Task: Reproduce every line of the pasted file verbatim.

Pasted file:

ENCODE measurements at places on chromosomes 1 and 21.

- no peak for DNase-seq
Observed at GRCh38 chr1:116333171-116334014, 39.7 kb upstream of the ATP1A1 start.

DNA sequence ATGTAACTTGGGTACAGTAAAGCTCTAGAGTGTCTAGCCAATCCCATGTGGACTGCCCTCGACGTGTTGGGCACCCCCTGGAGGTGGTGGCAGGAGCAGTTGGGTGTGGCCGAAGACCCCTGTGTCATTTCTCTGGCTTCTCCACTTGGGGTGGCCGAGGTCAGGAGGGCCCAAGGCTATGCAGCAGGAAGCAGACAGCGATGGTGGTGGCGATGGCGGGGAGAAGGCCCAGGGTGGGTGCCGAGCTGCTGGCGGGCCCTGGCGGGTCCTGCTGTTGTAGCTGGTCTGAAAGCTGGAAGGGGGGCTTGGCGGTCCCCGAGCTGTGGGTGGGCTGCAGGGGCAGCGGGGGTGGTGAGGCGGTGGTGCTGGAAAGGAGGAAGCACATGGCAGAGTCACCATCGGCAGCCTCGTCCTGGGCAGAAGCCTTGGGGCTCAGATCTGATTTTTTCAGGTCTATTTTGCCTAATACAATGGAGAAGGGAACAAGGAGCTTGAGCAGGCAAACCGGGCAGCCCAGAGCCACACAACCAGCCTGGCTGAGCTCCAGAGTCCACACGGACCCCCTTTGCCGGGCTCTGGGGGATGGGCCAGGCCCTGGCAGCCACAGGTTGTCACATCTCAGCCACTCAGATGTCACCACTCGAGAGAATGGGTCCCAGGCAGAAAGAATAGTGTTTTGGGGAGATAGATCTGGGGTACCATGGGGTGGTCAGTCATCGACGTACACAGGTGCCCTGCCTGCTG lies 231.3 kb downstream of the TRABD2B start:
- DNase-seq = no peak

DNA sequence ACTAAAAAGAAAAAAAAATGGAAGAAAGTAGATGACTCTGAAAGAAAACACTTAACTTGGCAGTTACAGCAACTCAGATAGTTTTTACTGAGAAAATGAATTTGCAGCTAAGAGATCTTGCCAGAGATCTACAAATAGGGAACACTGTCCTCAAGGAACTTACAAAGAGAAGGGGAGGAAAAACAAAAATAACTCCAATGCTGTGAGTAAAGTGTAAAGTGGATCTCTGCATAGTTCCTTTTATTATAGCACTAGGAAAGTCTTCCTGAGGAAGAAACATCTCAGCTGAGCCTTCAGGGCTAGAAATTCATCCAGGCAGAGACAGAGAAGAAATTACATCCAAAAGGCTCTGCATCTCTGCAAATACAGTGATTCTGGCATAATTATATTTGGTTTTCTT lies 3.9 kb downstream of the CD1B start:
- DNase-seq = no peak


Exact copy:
ENCODE measurements at places on chromosomes 1 and 21.

- no peak for DNase-seq
Observed at GRCh38 chr1:116333171-116334014, 39.7 kb upstream of the ATP1A1 start.

DNA sequence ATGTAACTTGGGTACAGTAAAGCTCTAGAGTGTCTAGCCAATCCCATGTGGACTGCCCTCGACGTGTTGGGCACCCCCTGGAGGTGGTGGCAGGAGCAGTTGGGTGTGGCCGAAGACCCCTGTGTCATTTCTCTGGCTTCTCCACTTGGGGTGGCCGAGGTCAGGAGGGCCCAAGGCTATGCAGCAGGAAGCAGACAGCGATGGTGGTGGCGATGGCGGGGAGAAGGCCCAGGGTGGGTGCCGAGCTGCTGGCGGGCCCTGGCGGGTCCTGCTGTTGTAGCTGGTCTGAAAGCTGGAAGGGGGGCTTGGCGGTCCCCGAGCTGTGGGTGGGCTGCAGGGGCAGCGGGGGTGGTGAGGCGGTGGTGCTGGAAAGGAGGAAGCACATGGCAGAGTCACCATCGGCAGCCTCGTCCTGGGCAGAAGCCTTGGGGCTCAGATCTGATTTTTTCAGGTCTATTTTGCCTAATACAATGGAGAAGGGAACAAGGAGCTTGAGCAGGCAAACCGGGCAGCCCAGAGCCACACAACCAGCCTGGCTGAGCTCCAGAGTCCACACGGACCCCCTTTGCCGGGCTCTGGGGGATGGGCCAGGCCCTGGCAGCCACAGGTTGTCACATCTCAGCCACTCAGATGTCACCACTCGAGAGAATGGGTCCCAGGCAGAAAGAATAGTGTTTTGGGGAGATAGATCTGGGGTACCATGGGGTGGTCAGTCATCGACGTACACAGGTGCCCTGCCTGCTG lies 231.3 kb downstream of the TRABD2B start:
- DNase-seq = no peak

DNA sequence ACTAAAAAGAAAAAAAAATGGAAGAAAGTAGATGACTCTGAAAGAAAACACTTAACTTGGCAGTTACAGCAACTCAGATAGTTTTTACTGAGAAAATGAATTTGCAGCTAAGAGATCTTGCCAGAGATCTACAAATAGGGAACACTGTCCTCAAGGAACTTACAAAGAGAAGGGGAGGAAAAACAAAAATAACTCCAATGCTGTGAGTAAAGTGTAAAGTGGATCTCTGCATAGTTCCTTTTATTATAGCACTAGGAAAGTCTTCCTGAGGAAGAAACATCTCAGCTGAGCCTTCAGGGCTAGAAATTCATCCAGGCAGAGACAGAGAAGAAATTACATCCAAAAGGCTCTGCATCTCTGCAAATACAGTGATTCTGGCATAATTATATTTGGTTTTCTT lies 3.9 kb downstream of the CD1B start:
- DNase-seq = no peak